Web Services Contract First: Drop Schema in app_code with a Custom Build Provider

I now have complete respect for Fritz' reaction to custom build providers.

Web applications in Visual Studio 2005 allow you to drop items in the app_code directory in your project and classes are compiled in the background for you.  For instance, drop a WSDL file in there and you get a proxy for the web service, drop a schema and you get a DataSet.  I wanted to drop a schema in app_code and get an XML serializable class.

I cheated. 

I posted to an internal distribution list asking if anyone knew how to do this.  Rick Lievano pointed me to Fritz' article.  I then pinged Elena Kharitidi, and she referenced creating a custom build provider as well.  Hmm... now, how do I get that done?  Then I remembered Daniel Cazzulino's excellent article on XsdCodeGen.  A couple modifications between Fritz' blog posting and Daniel's article, and I had a jaw-dropping experience as well.

 using System;
using System.Text;
using System.Web.Compilation;
using System.Web;
using System.Web.UI;
using System.CodeDom;
using System.Web.Hosting;
using System.IO;
using System.Xml;
using System.Xml.Schema;
using System.Xml.Serialization;

namespace Msdn.Samples.Compilation
{    
    public class XsdClassBuildProvider : System.Web.Compilation.BuildProvider
    {
        public override void GenerateCode(AssemblyBuilder assemblyBuilder)
        {            
            // HACK: Need to update this to get namespace from schema somehow.  Good for blog code.
            string ns = "Evans.Test";            
            XmlSchema xsd = null;

            using (Stream schemaStream = base.OpenStream(base.VirtualPath))
            {                                
                xsd = XmlSchema.Read(schemaStream, null);
                XmlSchemaSet set = new XmlSchemaSet();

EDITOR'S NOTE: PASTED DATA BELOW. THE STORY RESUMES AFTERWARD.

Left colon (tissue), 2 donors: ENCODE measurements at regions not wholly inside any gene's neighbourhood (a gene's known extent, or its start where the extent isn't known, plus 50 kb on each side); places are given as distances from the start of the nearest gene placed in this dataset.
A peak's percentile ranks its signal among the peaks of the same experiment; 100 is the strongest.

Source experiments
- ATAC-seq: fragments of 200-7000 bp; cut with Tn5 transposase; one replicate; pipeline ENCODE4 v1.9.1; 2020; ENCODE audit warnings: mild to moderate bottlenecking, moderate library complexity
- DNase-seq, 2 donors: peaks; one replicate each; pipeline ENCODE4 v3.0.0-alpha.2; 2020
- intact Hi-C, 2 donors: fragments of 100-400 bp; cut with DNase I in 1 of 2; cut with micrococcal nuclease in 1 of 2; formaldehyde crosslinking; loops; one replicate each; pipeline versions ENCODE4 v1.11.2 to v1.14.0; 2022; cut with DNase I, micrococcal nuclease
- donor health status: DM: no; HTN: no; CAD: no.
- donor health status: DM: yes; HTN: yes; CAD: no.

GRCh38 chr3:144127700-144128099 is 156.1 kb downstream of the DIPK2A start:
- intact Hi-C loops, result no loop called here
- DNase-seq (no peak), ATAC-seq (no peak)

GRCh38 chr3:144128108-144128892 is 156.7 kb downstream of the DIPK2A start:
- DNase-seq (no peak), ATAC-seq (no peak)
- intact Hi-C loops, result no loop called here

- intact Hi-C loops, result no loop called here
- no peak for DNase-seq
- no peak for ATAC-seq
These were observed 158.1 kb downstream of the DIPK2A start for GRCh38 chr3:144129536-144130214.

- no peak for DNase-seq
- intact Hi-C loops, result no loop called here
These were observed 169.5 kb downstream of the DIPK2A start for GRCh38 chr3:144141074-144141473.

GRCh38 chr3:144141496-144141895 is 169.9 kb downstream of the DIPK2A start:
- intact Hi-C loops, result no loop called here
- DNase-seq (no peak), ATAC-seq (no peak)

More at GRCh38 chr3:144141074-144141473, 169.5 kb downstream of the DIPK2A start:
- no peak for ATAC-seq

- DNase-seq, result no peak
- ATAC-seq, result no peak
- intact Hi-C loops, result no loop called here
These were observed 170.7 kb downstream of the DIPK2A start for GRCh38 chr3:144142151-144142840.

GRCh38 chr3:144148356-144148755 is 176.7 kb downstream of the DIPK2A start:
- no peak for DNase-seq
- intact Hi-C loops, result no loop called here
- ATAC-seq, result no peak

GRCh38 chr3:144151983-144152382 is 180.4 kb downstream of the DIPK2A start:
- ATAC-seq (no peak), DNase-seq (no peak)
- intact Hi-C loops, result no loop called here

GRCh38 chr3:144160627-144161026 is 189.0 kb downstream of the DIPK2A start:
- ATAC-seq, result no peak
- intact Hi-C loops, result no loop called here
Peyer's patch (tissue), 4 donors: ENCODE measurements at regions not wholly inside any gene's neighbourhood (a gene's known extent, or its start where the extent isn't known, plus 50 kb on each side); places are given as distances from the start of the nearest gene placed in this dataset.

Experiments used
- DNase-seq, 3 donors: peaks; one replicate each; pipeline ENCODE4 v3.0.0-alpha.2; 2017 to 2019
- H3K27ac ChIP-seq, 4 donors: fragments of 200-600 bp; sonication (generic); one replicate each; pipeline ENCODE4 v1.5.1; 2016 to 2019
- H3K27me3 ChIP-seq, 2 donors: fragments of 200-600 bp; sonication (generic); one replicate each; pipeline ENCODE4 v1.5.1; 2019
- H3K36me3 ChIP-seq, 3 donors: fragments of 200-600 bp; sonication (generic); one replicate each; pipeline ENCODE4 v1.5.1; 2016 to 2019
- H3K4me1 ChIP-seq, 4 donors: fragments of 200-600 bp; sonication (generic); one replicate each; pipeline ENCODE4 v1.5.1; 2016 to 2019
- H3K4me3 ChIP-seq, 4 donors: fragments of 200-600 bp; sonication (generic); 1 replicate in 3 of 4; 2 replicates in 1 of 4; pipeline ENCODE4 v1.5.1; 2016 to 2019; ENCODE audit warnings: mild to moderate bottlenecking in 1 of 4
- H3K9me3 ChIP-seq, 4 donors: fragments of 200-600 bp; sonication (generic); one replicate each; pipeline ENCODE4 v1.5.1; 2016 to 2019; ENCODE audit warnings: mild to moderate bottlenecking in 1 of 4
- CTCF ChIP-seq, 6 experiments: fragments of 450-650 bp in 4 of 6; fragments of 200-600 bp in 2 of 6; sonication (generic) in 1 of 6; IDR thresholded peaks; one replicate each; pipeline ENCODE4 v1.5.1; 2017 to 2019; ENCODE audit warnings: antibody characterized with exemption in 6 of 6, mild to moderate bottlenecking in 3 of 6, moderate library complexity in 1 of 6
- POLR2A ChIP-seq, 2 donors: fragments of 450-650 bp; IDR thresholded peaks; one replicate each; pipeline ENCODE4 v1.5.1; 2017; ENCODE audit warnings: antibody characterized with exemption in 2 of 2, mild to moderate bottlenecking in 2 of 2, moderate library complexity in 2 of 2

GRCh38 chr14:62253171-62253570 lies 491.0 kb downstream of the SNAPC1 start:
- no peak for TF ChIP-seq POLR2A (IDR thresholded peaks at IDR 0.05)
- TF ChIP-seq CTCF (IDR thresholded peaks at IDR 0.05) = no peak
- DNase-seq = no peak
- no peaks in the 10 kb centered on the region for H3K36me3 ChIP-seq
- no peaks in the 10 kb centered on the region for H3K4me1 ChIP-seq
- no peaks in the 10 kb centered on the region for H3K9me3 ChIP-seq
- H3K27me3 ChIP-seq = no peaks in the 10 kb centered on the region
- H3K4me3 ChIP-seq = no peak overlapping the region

set.Add(xsd);
                set.Compile();
            }

            XmlSchemas schemas = new XmlSchemas();
            schemas.Add(xsd);
            XmlSchemaImporter importer = new XmlSchemaImporter(schemas);

            CodeNamespace codeNamespace = new CodeNamespace(ns);

            // Generate a CodeCompileUnit from the dataset
            CodeCompileUnit codeCompileUnit = new CodeCompileUnit();

            codeCompileUnit.Namespaces.Add(codeNamespace);
            XmlCodeExporter exporter = new XmlCodeExporter(codeNamespace);

            foreach (XmlSchemaElement element in xsd.Elements.Values)
            {
                // Import the mapping first.
                XmlTypeMapping mapping = importer.ImportTypeMapping(
                  element.QualifiedName);
                // Export the code finally.
                exporter.ExportTypeMapping(mapping);
            }

            // Add the CodeCompileUnit to the compilation
            assemblyBuilder.AddCodeCompileUnit(this, codeCompileUnit);
        }
    }
}

I built the class and added a reference from a test web service project.  Since there is already a BuildProvider registered for files with .XSD by default, you need to remove the existing mapping then add in your custom provider.  In the web service project, I added the following to configuration/system.web/compilation:

<compilation debug="false">
 <buildProviders>
  <remove extension=".xsd"/>
  <add appliesTo="Code" extension=".xsd" type="Msdn.Samples.Compilation.XsdClassBuildProvider"/>
 </buildProviders>
</compilation>

That was too easy.  I created a very simple schema and added it to the app_code directory in a web service:

<?xml version="1.0" encoding="utf-8"?>
<xs:schema id="test" targetNamespace="http://tempuri.org/test.xsd" elementFormDefault="qualified" xmlns="http://tempuri.org/test.xsd" xmlns:mstns="http://tempuri.org/test.xsd" xmlns:xs="http://www.w3.org/2001/XMLSchema">
    <xs:complexType name="customerType">
        <xs:sequence>
            <xs:element name="customerID" type="xs:string" />
            <xs:element name="customerName" type="xs:string" />
        </xs:sequence>
    </xs:complexType>
    <xs:element name="customer" type="customerType">
    </xs:element>
</xs:schema>

Here is what the screen looked like when my jaw hit the floor as well.

 

Custom build provider in ASP.NET that provides strongly-typed access to XML serializable schemas

The reason this is so cool is because it removes the extra step of dropping back to command-line with XSD.EXE to use the /classes switch.  Now, you just drop the schema in there and you are good to go.